Being a leader, so the saying goes, only requires one thing: followers. I guess the trick is getting them and keeping them and that’s something you probably can’t work out with one pithy sentence. Leadership is a sort of nebulous concept. It’s all around us, we can see it and recognise it but it’s hard to actually table exactly what one needs to be a leader or even what is a ‘good’ leader. If you’ve ever wanted to know how to develop leadership skills, we have some tips below to consider. This is not a definitive exploration of leadership but rather a starting point for you to begin your journey.
Make Sure Leadership Is Right For You
‘What makes a good leader?’ – it’s the sort of question that could launch a thousand TED talks and, yes, in some ways it requires a thousand answers. Being a good leader to a group of software engineers would require a different approach to being a good leader of a theatre troupe, which in turn would require a different skill set to directing a film but there is one common thread that runs through all these positions and is integral to good leadership: a large part of leadership is having the ability and the desire to solve problems.
That sounds ok, we all love puzzles and games. However, problem solving in a leadership space sometimes involves making decisions that affect people personally. Leaders sometimes have to do unpopular things or even disadvantage one team member at the expense of another. These are the types of decisions that, even if you’ve got a really strong rationale and have thought everything through thoroughly can make you feel pretty yuck afterwards.
Is this something you’re up for? If not, you can still have a super-successful career without running the show and not have to concern yourself with the pressures of leadership. If you think it’s something you’d like to pursue, you’ll need to find some opportunities for real life leadership.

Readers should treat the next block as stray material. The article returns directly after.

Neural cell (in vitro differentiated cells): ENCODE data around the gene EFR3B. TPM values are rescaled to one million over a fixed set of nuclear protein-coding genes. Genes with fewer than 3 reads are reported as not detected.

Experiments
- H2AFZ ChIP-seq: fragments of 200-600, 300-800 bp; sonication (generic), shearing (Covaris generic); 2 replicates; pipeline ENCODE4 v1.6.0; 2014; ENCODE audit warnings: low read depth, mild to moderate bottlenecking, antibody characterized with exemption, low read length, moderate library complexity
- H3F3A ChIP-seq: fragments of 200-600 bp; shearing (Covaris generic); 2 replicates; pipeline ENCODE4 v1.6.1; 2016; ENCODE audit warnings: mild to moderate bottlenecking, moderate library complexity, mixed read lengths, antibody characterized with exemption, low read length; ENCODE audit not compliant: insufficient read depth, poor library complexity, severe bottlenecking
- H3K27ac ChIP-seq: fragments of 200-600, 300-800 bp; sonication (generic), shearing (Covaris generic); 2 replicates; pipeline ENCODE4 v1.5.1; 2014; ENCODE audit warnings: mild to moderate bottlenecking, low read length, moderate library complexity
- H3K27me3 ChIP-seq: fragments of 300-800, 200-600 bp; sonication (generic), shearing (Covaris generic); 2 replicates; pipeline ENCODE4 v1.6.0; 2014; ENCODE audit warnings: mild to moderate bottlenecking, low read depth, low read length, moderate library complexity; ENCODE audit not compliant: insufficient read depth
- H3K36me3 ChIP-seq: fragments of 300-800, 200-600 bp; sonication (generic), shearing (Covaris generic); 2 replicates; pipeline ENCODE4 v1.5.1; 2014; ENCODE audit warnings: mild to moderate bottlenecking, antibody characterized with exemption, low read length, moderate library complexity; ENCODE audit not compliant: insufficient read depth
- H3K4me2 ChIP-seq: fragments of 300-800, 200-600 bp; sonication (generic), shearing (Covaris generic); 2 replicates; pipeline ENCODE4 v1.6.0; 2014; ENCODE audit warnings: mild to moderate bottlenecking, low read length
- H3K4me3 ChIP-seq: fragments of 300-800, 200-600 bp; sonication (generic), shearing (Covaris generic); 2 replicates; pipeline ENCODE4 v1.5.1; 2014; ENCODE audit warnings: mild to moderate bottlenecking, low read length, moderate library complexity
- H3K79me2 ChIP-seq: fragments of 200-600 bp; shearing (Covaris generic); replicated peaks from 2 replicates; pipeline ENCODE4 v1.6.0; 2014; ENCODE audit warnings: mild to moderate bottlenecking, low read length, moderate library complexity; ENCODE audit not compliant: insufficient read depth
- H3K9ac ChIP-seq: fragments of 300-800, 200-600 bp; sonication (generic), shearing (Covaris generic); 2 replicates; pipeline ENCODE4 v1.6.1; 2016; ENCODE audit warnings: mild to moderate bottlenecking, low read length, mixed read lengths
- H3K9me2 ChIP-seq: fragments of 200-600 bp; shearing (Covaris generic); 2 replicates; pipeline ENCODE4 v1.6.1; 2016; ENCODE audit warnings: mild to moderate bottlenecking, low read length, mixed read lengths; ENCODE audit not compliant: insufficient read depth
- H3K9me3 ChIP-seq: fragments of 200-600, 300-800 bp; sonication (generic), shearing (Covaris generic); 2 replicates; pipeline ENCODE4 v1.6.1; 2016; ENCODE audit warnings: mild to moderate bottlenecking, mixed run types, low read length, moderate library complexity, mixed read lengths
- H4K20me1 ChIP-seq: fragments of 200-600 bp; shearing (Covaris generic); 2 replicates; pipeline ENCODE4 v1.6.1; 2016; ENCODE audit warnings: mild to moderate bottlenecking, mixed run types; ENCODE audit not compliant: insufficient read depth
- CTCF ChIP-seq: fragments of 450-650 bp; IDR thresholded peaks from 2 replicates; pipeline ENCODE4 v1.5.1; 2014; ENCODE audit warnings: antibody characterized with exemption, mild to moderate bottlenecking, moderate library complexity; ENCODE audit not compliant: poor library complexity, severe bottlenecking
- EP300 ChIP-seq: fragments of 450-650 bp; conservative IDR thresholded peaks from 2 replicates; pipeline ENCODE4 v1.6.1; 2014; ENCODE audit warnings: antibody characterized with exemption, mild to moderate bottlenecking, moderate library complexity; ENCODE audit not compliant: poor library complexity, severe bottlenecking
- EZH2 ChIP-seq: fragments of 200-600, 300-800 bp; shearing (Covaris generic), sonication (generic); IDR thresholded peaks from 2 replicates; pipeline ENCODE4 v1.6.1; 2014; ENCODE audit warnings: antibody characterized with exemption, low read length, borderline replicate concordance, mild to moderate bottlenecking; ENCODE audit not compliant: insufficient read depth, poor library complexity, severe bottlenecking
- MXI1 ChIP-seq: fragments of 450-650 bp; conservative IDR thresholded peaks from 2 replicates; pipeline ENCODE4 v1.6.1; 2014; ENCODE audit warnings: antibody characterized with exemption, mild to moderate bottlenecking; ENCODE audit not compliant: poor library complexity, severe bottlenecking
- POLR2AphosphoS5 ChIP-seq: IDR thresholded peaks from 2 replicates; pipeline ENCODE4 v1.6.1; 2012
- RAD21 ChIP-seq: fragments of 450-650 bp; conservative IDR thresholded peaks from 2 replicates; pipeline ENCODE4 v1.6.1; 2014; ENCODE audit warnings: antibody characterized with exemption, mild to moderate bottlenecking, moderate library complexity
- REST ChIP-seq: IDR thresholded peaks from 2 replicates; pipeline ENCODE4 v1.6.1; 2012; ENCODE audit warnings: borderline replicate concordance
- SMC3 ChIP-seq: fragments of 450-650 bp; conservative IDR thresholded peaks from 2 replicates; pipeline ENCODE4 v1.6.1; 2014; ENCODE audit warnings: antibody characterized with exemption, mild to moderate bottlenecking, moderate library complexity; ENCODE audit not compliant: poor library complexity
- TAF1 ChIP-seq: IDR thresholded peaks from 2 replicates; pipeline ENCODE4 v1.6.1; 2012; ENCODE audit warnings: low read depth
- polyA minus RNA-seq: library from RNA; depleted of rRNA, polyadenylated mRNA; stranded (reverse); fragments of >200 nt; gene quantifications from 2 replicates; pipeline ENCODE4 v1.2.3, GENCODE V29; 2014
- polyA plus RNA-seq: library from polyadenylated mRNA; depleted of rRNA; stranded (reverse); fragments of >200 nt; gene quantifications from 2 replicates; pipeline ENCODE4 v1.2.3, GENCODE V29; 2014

Leadership Is Lived Experience
Full transparency: no matter how many leadership blogs you peruse, how many courses you take or how many inspirational quotes you read accompanied by a pic of Elon Musk, Oprah Winfrey or a lion, you’ll never be able to learn leadership purely looking at theory. Even this blog won’t teach you everything you need to know [gasp]!
It’s only in the act of taking on these leadership responsibilities that you’ll truly know what’s required of you as a leader. Yes, online resources, mentors and watching The Apprentice all help but your leadership style is unique to you so you need to develop it. When starting out, you’ll probably [definitely?] be plagued by imposter syndrome, you might second-guess everything you do [at least initially] and you’ll still have plenty of day-to-day work to deal with while getting your head around this impossibly abstract philosophy but with perseverance and time, you’ll come to grips with what is required.
If you are interested in leadership, put your hand up to manage, ask to be the point person for certain projects. It doesn’t matter if it’s a small internal job, these tasks will help you learn. Make sure you tell your manager or the relevant person internally you’re interested in these opportunities – even if nothing comes of it initially, you’ll at least get your name out there.
It’s Not Just About You
So much of leadership literature is focused on the individual’s leadership style without taking into account the individuals they might be managing and this really feels like a big oversight.
In reality, leadership styles or approaches should be adapted to meet the needs of the team as well as the objectives you are trying to achieve. If you’re working with super capable people who are all over their workload, you don’t need to come in and micro-manage their workload. If you’re working in an environment with some introverted personalities, you don’t need to come in every morning and inspire the team by playing Don’t Stop Believin’ over the office speakers [not gonna lie, that would be inspiring].
The world of sports [sorry, it wouldn’t be a leadership blog without a sports reference] is full of examples of coaches and managers bringing a talented but mercurial player into the team and adjusting their leadership style to accommodate the star, ultimately resulting in greater success.
Think about the sort of people you work with and what they need to help achieve any business or personal objectives. Yes, sometimes you need to be a visionary, sometimes you might need to be a motivator and sometimes you might need to be a bit more of a manager but it’s important to work out what the team needs.
So What’s Next?
Now this is by no means the final word on developing your leadership skills. Leadership itself is an ever-evolving area of study – just think about how much office culture has changed over the last 20 years! The most important thing you can do is work out how you can be true to yourself while also working with and motivating others to achieve common goals. If you can solve that problem, you’re well on your way to leadership success!